And 40 per cent of 16-18 year-olds said they didn’t receive lessons or information on sexual consent, or didn’t know whether they did.

On 11 October, MPs will have the opportunity to question Ministers at a Women and Equalities Select Committee meeting about the progress made on responding to the committee’s recommendations made in autumn of 2016.

Rachel Krys continued: “Our member organisations have known and have spoken out about the harassment and sexual assaults of girls in school for many years, and they have seen first-hand that the common consequence of rape and sexual assault is that the girl ends up leaving the school.

“This is a serious violation of her very basic human rights including her right to education.

“We know our children are being exposed early to an extremely sexualised online culture.

“Teachers, school leaders and governors mustn’t ignore or minimise the behaviour which follows this – it’s not ‘just part of growing up’ or ‘banter’, we’re talking about serious crimes which have a lifelong impact.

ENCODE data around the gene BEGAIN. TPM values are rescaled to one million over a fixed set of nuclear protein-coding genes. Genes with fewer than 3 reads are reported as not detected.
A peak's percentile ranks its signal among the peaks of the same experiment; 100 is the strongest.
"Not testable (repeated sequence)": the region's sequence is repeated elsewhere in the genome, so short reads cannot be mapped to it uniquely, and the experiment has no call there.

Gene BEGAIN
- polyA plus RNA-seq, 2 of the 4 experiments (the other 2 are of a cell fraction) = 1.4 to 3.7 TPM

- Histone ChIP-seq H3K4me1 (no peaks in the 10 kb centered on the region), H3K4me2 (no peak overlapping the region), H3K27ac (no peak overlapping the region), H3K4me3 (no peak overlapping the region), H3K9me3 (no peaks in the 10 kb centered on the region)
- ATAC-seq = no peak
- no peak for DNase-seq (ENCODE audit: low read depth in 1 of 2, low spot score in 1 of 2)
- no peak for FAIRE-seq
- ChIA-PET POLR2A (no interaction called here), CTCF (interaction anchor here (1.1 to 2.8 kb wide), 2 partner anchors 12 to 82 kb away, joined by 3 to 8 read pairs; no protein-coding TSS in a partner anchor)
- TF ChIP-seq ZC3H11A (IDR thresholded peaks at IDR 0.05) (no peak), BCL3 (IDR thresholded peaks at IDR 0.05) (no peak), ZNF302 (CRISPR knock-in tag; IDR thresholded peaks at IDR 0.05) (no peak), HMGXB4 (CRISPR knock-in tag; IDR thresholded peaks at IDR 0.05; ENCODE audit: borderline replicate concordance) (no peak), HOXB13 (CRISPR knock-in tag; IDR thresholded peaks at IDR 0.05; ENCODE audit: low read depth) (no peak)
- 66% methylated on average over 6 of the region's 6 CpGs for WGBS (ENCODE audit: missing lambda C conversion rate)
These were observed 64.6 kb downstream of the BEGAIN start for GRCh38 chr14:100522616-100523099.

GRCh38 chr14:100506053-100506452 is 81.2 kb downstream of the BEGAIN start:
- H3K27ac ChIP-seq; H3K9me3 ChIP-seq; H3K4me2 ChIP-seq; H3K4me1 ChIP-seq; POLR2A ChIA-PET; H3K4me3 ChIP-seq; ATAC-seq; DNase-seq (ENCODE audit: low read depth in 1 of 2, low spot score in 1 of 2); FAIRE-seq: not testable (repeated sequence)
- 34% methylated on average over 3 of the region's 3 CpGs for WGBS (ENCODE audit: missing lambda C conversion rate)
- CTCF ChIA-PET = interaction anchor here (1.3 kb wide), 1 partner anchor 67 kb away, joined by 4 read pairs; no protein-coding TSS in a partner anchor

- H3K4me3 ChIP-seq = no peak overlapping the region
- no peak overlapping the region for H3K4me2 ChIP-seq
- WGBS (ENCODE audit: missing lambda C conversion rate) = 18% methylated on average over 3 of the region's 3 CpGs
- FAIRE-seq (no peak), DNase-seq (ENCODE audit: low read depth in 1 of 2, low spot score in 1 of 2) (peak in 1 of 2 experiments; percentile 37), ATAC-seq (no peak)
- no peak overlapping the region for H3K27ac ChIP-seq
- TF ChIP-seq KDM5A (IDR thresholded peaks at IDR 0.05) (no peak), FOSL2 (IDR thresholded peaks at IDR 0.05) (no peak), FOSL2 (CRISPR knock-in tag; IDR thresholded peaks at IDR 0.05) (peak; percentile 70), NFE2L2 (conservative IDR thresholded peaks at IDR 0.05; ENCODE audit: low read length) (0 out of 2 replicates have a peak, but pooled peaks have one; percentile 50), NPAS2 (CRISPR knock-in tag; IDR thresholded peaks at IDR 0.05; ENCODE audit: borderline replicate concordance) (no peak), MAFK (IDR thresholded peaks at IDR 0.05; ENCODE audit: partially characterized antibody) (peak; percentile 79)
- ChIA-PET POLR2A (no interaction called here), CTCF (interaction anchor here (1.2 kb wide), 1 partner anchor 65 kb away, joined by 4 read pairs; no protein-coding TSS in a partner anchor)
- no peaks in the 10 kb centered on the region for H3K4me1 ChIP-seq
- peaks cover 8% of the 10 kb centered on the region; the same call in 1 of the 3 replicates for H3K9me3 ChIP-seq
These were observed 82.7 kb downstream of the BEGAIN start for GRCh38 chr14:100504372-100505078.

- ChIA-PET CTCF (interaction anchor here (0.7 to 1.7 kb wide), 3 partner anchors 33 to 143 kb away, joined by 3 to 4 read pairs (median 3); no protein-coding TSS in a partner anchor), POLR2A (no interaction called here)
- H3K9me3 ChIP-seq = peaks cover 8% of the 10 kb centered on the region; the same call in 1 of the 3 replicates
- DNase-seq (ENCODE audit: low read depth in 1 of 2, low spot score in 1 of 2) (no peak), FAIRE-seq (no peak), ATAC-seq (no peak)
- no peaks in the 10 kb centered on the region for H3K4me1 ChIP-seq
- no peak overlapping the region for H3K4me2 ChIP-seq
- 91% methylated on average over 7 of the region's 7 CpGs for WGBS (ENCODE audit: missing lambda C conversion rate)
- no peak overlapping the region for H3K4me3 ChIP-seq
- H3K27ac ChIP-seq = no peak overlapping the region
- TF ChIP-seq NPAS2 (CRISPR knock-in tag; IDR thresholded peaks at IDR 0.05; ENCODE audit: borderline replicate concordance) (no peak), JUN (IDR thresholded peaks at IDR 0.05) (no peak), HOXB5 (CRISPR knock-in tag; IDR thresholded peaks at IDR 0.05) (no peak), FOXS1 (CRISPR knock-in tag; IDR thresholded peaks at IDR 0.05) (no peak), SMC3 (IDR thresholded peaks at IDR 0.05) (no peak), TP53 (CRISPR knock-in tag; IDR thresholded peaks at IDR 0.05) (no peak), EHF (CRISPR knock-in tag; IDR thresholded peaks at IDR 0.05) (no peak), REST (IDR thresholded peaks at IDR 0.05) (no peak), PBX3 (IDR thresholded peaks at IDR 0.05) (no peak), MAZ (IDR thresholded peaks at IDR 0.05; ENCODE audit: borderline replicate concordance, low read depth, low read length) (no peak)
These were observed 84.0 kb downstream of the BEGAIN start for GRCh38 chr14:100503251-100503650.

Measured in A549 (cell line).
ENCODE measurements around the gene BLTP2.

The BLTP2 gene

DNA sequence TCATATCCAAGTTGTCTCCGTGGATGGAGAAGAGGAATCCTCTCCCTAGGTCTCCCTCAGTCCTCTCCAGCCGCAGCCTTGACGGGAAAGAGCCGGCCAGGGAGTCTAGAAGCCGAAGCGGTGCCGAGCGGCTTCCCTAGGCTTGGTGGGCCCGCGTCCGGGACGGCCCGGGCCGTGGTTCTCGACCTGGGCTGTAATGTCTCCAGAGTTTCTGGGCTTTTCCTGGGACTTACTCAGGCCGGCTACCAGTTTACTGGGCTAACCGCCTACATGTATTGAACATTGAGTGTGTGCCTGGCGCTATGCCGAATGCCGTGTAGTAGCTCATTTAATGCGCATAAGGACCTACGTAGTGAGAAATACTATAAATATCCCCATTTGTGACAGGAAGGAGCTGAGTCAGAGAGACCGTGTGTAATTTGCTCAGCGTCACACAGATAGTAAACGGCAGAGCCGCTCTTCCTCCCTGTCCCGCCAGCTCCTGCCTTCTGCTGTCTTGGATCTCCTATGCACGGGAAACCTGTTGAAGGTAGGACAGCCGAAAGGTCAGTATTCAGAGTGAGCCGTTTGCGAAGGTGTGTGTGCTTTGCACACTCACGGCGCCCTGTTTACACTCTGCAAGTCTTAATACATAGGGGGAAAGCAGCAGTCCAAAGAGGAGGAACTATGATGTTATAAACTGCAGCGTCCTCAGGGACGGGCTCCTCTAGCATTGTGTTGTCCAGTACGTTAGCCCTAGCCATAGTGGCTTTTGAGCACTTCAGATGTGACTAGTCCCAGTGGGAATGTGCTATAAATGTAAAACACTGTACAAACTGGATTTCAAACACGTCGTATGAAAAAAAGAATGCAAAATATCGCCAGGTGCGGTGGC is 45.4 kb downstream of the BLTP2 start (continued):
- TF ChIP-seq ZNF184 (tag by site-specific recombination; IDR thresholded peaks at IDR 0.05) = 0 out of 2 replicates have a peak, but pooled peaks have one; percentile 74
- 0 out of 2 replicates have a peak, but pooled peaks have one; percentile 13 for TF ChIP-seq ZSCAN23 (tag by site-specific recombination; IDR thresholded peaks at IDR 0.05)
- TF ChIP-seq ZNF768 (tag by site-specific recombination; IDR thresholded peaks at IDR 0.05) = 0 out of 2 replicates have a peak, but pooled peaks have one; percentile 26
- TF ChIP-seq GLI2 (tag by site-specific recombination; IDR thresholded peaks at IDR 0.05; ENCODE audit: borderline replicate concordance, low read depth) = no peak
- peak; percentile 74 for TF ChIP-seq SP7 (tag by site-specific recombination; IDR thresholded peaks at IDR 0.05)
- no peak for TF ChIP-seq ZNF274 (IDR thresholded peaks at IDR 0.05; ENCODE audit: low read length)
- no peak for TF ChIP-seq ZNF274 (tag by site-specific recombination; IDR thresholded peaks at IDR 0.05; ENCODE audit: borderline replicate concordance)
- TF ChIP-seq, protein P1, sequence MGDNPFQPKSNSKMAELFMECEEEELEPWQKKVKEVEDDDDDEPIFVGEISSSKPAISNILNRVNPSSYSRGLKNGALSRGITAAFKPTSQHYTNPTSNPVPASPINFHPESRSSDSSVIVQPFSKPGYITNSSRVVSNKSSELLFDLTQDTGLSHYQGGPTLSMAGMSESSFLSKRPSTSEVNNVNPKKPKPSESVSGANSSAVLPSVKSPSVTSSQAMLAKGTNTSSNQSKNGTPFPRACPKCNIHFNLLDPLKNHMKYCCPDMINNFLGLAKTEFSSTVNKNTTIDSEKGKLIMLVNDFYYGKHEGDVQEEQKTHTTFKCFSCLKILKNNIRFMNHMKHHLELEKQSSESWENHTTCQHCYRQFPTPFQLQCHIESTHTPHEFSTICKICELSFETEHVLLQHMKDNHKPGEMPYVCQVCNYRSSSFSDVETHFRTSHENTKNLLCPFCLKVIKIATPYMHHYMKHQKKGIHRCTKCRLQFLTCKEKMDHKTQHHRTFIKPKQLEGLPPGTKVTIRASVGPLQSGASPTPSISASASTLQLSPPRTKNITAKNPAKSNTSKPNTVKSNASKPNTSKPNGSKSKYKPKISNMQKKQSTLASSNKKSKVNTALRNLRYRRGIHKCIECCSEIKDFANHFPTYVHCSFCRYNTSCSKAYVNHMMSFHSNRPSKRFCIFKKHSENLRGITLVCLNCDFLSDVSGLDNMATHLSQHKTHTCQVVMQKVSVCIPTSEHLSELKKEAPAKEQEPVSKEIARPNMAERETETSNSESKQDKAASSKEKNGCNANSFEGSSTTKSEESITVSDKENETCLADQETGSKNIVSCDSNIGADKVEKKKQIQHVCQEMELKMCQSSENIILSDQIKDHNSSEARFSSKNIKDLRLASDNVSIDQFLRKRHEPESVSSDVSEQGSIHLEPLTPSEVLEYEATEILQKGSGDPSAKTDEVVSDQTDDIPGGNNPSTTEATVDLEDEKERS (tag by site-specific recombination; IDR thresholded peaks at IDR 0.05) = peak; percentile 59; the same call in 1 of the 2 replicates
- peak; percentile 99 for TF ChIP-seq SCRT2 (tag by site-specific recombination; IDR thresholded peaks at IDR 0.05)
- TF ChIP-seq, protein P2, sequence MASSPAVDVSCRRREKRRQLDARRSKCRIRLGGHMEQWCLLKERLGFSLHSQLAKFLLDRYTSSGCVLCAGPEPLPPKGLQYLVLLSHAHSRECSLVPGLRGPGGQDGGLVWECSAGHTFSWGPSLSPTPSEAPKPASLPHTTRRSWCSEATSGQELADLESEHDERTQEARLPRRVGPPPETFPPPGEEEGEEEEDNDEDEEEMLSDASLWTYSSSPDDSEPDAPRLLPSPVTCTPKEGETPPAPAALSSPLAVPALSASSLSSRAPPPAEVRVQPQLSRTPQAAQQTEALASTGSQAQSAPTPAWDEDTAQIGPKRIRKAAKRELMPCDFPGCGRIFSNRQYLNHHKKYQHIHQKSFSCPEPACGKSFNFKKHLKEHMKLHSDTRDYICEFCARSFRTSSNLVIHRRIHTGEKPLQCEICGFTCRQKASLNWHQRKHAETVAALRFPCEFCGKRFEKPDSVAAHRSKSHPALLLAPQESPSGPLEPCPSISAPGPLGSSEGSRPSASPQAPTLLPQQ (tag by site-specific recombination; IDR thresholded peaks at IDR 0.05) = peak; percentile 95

“Schools have to be safe for girls, and the government has to do its duty and help schools get this right once and for all.

“Finally, the data revealed by the BBC today is presented in a manner which talks entirely about ‘child on child assaults’ and makes it difficult to ascertain the gender of the children and young people involved.

“Sometimes police do not make gendered statistics available, but sometimes they do.

“We know that girls and young women very disproportionately experience rape and sexual violence.

“It is important that we have this information and that we are all able to name and understand exactly what is happening in our schools and beyond – girls growing up in a culture where they are harassed, touched and assaulted and where these incidents are often minimised.

“We implore all those who commission and collect crime data, and all media outlets who report it, to ensure we have clarity on the gender of victims and perpetrators so we can understand and tackle serious abuse.”